With the aim of further intensifying the public’s anticipation of President Rodrigo Duterte’s inauguration today, the Presidential Communication Development and Strategic Planning Office (PCDSPO) urged Twitter users to use the hashtag #PartnerForChange. In return, they will receive a virtual personalized message from the new President.
— PCDSPO (@pcdspo) June 30, 2016
Many users appreciated PCDSPO’s online gimmick, with a lot of them commending the agency’s effort in doing so.
— Iri$h Chri$tianne (@IrishDDizon) June 30, 2016
However, it didn’t take long for Twitter users with weird handles and usernames to hijack PCDSPO’s well-meaning #PartnerForChange online gimmick. Thanks to them, PCDSPO ended up sending personalized greetings to Twitter users with names like “Pekpek,” “Bukkake,” among others.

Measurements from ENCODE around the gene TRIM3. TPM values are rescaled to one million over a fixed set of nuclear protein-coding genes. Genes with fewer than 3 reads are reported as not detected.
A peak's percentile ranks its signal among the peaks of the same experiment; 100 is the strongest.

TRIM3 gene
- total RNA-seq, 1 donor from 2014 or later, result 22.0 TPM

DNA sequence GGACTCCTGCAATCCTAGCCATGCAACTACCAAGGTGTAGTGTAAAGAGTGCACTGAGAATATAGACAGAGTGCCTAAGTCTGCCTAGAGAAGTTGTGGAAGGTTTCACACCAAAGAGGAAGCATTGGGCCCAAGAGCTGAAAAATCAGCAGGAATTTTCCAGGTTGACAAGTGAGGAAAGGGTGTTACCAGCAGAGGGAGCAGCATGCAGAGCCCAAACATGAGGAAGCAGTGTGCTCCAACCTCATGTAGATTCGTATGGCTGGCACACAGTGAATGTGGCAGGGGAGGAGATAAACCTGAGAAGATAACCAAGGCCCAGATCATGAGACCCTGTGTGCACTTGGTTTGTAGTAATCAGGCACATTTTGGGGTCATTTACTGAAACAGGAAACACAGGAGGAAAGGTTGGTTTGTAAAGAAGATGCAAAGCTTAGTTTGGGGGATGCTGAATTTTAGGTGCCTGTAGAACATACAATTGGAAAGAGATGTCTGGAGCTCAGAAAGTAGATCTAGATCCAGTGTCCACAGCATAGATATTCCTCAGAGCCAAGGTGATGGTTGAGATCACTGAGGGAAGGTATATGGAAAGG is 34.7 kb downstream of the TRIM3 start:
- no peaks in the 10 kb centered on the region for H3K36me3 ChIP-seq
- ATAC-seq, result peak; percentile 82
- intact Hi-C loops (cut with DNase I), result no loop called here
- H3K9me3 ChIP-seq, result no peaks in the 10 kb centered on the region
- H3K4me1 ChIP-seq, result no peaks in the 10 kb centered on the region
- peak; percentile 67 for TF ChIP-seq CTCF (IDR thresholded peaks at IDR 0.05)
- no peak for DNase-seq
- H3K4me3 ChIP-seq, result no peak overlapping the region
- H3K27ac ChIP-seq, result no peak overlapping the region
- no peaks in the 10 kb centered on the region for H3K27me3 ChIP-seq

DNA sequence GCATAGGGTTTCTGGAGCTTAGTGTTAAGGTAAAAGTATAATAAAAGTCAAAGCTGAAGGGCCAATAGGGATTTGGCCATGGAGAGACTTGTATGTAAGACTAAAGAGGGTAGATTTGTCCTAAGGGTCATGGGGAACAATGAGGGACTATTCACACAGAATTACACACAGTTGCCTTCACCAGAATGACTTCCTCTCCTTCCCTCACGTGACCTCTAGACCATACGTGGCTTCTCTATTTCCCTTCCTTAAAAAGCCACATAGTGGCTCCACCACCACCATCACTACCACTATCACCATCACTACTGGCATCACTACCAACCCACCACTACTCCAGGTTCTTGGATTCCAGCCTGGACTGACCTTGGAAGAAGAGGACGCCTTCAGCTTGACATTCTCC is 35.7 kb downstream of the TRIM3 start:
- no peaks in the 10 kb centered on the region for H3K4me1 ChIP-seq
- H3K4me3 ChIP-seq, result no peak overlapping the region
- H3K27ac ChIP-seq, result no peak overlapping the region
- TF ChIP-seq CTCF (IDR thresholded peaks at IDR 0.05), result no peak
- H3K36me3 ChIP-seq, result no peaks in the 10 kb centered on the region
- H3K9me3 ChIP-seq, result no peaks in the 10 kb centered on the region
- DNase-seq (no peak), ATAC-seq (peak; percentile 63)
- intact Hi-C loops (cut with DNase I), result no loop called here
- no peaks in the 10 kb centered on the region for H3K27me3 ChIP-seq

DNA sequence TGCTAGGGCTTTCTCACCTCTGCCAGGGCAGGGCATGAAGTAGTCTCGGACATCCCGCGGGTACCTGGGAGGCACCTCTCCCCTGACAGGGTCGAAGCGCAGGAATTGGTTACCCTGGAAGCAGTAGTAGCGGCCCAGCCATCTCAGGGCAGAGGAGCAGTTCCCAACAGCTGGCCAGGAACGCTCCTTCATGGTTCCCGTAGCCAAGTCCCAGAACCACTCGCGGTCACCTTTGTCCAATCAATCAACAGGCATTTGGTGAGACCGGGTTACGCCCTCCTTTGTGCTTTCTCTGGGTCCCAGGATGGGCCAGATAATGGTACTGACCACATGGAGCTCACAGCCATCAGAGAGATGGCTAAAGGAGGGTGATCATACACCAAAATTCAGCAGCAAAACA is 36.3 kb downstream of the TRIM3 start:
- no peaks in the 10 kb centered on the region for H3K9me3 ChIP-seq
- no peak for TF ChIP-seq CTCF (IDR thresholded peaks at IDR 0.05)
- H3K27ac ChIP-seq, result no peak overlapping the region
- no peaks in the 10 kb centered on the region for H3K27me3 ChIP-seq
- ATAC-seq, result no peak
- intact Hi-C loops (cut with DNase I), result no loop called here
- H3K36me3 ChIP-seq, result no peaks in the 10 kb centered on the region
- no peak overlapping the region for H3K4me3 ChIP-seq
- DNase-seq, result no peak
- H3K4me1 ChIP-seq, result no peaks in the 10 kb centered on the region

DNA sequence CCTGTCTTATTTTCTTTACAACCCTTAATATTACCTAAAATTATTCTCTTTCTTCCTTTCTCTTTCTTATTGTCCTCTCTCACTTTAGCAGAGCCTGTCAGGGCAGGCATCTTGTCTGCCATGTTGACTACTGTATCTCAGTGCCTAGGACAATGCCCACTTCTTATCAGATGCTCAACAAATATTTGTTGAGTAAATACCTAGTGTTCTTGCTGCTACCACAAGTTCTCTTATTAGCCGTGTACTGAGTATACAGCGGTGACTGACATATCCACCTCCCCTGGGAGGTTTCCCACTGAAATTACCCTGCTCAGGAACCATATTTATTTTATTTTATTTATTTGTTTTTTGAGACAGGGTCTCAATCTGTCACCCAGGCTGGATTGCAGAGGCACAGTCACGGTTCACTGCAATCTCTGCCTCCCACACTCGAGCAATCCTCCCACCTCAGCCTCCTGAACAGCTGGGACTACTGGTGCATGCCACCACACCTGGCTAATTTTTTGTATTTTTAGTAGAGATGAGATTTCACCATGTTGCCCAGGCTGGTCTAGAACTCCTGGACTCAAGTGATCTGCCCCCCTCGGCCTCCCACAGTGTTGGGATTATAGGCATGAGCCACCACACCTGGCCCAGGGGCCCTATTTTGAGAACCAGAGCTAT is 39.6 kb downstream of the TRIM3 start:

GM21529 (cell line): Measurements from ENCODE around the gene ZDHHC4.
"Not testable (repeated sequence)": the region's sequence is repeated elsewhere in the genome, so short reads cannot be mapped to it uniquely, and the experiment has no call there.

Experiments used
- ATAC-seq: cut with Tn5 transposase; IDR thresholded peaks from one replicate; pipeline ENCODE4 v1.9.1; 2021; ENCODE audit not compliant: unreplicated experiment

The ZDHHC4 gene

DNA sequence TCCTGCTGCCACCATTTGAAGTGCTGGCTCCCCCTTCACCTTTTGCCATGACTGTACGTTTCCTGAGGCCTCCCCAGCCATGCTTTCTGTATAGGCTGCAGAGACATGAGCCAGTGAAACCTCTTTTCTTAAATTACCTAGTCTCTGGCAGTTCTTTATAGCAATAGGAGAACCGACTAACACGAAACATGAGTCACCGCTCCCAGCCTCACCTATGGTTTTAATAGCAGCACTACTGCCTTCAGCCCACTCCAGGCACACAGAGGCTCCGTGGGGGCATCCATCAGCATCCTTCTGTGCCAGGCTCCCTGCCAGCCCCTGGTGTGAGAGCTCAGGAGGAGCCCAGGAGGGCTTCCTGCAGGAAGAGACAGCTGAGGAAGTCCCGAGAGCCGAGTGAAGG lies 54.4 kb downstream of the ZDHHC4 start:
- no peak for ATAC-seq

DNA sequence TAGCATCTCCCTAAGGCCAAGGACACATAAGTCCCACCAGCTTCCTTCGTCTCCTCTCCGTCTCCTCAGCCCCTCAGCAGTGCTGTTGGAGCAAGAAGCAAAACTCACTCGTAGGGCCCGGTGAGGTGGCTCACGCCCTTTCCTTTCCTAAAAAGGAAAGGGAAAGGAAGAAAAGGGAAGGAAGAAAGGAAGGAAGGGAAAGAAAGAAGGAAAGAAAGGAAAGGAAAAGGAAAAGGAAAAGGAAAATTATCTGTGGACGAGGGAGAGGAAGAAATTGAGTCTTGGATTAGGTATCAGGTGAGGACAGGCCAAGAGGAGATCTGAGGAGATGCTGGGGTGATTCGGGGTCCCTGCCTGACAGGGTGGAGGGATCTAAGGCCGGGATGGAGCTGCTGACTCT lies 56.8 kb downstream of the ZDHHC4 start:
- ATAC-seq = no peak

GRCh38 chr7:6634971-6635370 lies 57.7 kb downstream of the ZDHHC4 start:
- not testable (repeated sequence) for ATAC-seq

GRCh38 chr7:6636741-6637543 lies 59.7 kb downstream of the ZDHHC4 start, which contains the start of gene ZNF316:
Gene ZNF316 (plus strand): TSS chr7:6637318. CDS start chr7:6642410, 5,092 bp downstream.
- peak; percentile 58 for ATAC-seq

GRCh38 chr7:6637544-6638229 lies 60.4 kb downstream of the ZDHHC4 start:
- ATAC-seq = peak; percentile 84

Political organizations have long tried to control the flow of discussion on social media, but such efforts can potentially go off the rails. In the United States, for example, rival presidential candidates Hillary Clinton and Jeb Bush both experienced having their social media gimmicks end up in embarrassment.
Last year, American netizens lampooned the launch of Bush’s “Jeb Can Fix It!” slogan, with many of them saying that it sounds more like a television show for home makeovers. Bush eventually lost the Republican Party presidential nomination to businessman Donald Trump.
Meanwhile, in an attempt to reach out to voters of Latino descent, Clinton’s presidential campaign released an article likening the former Secretary of State to an “abuela,” the Spanish word for grandmother. Her critics slammed her for what they described as a blatant attempt at “Hispandering.”